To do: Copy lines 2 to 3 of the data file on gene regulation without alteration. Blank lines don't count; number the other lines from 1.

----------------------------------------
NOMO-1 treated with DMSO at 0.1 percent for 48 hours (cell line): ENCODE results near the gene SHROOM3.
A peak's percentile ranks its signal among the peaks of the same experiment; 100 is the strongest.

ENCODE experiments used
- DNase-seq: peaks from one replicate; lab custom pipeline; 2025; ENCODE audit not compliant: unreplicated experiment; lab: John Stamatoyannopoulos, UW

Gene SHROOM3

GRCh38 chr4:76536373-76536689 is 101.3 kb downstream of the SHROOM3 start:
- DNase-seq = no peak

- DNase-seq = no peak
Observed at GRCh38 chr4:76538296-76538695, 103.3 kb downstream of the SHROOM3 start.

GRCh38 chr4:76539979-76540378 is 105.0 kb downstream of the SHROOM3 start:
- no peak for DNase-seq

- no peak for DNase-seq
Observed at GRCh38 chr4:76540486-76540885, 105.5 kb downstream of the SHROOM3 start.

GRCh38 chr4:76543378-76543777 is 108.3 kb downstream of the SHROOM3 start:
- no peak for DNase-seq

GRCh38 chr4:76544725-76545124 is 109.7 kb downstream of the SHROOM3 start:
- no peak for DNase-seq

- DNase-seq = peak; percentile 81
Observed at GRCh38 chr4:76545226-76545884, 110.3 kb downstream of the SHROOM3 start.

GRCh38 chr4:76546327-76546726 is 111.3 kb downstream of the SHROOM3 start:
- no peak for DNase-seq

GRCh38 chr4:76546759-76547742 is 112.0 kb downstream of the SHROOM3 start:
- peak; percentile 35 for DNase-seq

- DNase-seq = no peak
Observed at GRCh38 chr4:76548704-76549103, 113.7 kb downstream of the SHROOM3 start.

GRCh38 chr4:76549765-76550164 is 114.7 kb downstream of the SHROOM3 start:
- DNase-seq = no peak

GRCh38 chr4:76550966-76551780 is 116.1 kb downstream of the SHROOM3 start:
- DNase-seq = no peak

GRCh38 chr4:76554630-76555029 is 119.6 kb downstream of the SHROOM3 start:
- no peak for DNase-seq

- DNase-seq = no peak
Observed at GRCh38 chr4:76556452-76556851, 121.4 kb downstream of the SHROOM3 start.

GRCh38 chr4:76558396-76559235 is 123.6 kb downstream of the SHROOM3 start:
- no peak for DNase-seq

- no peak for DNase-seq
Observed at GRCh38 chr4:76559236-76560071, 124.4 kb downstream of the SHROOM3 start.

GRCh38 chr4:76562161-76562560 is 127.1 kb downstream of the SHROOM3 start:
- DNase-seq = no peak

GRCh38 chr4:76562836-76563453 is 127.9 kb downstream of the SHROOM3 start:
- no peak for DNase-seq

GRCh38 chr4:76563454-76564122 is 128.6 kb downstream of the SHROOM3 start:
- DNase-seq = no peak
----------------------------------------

A peak's percentile ranks its signal among the peaks of the same experiment; 100 is the strongest.

ENCODE experiments used